Postcards from the Edge: submit a postcard!
I worked on my postcard submission today for Visual AIDS’s PFTE. Over the years, it’s been a good opportunity to stretch out of what I know in my work and try new things, new forms. And then I like knowing that it’s going toward helping other artists continue to make new work, keep the VA archives going, and the new (art) programming growing - so it’s this feedback loop of growth and community.
Make a postcard. Deadline’s coming up!
Reminder Reminder Reminder :)
Oil on canvas
My contribution to the humongous show, Come Together: Surviving Sandy.
Fat people, queer people, trans* people, femmes, disabled people, POC need and deserve affirmation too! For many of us taking selfies is an exercise in putting our self-love into praxis. The act of loving, seeing, and accepting oneself in real time. Also, so what if people take pride in the likes and comments that their selfies garner?! There is nothing wrong or gross about freely accepting compliments. Folks need to stop pathologizing those who relish in the compliments that they receive. It takes lots of work and practice to be able to freely accept a compliment, especially when you struggle to see yourself as worthy and never was accustomed to receiving them! Black feminists coined the phrase “the personal is political” (no matter what Wikipedia tells you a white women DID NOT coin that phrase) and indeed taking selfies is a personal act deeply rooted in the radical politics of self-love. If someone can’t see that that, it simply means that their mainstream pretty, thin, & skin privilege is getting in the way of that.
"I study sculpture." "How are your sculptures different from other people’s?" "One thing is that I use a lot of found objects."
atarimcgregor asked: does reed richards ever suck his own dick?
i am a grown up man
ROBERT BLANCHON’s Don’t Smoke in Bed: The Graduate Critique as a Safe Space, University of California, Irvine (COURSE DESCRIPTION, Fall 1996)
The most common complaint of critiques is that they feel like therapy—an assumption of something wrong that I won’t assume. So, if personal observation is not desired and objectivity is the goal, we better enjoy the 2nd class windowless rooms on the Titanic, since it’s been several generations of hard scholarly work proving that objectivity exists only in the abstract—much like the idea of a collective-conscious (here, I mean, one that has anything in common with humanity and its diversity). Many factors read into why crits are usually objective and, even when speaking in the first person, often appear to be delivered as third person perspective. This particular strategy aids in protecting everyone involved; the artists’ insecurities and vulnerabilities are not presented clearly—and best of all, not delivered by another individual (that mysterious literary-based third party), therefore all parties are protected. In the case of the Titanic, we would have benefited greatly by booking first class. It was this group that sat in safety boats watching thousands of 2nd class and immigrants drown. I can’t help but think that Kathy Lee’s grandparents are on one of these boats singing a jingle…if they could see me now…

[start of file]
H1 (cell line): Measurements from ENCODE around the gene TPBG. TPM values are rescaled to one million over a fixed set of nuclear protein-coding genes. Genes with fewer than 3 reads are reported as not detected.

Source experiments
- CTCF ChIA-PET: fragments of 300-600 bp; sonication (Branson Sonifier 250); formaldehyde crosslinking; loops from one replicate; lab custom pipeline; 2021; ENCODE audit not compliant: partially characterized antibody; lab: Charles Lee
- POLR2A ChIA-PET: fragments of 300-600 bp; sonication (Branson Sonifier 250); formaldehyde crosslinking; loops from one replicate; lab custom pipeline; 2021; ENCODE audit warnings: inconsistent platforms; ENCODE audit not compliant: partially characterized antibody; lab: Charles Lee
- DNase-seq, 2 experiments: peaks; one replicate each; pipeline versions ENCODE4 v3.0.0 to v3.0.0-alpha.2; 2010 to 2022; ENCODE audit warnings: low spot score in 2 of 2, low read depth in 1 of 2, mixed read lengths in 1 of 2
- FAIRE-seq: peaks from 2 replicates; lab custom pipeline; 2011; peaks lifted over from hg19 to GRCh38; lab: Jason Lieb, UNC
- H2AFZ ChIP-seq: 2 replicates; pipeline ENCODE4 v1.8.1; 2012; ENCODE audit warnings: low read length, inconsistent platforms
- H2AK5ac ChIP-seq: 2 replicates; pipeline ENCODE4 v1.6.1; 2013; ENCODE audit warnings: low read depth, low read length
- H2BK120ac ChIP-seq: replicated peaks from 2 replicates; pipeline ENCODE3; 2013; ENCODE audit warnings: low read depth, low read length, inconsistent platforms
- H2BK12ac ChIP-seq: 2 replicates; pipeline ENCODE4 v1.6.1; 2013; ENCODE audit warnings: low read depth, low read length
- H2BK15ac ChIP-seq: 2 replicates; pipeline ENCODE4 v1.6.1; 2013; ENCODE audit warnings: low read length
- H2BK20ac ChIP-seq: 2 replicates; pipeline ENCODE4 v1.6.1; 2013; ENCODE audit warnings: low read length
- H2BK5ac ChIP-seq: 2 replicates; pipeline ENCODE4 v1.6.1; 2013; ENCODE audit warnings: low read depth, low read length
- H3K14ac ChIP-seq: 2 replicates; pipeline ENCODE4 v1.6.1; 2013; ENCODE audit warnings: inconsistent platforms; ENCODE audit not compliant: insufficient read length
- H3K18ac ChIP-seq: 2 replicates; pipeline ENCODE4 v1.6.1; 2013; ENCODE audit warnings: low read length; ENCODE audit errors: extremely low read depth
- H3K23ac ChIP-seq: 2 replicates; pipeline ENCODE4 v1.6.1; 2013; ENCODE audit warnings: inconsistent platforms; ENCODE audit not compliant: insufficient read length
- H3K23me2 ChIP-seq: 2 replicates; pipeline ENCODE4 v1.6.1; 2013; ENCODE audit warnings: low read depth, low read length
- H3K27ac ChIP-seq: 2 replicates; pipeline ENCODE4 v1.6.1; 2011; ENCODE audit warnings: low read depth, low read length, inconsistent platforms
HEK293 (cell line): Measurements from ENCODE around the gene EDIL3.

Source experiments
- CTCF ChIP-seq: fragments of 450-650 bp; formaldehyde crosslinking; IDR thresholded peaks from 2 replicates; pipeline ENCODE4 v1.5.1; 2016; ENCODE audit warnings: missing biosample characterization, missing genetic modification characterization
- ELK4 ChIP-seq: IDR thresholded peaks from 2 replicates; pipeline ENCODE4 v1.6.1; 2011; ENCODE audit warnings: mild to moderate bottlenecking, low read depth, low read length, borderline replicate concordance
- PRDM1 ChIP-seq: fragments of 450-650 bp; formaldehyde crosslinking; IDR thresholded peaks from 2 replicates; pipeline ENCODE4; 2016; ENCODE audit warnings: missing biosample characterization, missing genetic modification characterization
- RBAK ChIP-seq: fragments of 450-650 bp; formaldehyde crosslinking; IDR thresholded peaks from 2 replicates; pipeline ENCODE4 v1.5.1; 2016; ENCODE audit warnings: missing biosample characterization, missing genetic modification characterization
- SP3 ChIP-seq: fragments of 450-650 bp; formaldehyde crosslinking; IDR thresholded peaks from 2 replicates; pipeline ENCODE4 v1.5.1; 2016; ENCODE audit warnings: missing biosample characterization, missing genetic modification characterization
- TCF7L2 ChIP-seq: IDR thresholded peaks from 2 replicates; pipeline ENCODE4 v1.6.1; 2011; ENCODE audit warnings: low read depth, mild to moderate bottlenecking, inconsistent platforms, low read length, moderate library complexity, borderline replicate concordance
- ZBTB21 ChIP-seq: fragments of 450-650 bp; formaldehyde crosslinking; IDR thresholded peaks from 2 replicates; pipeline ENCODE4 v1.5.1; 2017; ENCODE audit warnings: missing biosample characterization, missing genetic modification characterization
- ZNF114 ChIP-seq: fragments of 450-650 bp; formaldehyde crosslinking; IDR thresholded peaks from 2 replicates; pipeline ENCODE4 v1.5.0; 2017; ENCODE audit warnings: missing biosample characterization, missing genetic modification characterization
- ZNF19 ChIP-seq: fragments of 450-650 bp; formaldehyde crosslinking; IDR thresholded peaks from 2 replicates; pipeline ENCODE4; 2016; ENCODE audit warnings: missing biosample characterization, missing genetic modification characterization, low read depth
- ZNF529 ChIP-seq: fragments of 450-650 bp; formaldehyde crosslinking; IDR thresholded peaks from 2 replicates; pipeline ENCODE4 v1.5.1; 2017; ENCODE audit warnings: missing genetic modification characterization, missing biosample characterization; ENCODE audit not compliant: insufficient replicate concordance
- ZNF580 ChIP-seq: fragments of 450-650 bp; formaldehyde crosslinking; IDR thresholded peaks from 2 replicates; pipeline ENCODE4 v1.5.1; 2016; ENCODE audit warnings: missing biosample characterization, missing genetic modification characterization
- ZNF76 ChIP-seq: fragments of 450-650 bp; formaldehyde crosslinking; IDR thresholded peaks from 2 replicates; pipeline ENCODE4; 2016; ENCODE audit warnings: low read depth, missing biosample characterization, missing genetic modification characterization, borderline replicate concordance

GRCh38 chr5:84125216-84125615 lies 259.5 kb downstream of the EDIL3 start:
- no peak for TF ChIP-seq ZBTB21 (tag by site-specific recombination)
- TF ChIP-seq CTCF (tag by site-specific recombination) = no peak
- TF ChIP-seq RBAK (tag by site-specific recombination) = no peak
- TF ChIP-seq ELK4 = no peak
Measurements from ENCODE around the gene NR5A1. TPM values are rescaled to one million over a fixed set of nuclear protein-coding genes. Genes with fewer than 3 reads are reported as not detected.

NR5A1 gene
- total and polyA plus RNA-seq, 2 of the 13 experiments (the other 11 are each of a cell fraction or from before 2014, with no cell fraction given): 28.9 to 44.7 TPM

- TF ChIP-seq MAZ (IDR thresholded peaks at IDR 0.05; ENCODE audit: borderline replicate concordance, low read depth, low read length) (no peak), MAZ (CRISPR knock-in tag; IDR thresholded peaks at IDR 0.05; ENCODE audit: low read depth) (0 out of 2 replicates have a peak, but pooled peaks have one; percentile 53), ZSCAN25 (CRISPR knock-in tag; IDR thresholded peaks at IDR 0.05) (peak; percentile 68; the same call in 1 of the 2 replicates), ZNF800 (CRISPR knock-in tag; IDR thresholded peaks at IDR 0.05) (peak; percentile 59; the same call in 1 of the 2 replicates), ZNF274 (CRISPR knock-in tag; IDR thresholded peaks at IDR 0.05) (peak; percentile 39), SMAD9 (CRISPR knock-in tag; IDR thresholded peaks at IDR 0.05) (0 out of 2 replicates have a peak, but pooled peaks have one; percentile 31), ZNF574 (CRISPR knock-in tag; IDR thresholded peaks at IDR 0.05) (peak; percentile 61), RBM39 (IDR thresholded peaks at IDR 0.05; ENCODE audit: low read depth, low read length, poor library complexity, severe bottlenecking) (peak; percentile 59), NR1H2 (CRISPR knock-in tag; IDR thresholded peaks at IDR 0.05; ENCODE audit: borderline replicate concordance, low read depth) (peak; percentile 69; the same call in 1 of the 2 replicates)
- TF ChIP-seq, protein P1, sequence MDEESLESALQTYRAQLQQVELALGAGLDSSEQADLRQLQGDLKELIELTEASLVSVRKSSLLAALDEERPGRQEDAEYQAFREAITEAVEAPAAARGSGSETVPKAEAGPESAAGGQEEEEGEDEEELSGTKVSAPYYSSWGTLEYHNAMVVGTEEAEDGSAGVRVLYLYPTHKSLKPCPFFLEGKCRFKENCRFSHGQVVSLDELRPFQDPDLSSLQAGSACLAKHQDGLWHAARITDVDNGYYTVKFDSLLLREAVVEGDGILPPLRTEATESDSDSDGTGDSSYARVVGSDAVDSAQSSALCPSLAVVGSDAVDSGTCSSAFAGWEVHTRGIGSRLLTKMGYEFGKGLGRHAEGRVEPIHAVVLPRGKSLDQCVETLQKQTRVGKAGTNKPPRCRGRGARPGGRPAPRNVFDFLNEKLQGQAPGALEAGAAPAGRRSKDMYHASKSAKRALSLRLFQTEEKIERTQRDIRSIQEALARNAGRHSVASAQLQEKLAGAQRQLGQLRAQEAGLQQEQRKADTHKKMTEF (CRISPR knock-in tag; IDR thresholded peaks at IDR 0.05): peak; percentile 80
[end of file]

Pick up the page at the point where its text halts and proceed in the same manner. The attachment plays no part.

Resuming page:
Our goal is not to run away from being scared, or sharing feelings, most importantly, it’s learning what makes us artists and where and why we feel inspired to create work at all. Additionally, after decades of abusive language (I collect words from Artforum articles that don’t exist in any language, [making these up is] a common practice of the so-called intelligentsia), artists are beginning to return to personal and private perspectives regarding their work. This isn’t to say that falling off your tricycle at the age of three is the foundation of a series of work that tells the world you were an abused child. It’s more about the present.
Ideally, this approach, speaking in first person, will alleviate the anxiety of being attacked, criticized, or simply feeling defensive and therefore withholding yourself from potential insight that may even be revolutionary for you and your work. Keeping in mind the aforementioned, we all must own and be responsible for what we say and why we are saying anything at all. Now only are all artists responsible for what they do, those who respond to work must also cop for who they are, why they think in certain ways, etc. In my opinion, I find it incredibly unproductive to be protecting ourselves from ourselves as artists.
Hence, be prepared to be asked why you’re an artist. Be prepared to respond to those who may wonder why you make work. Know what your work is about. Or clue in on why you don’t know.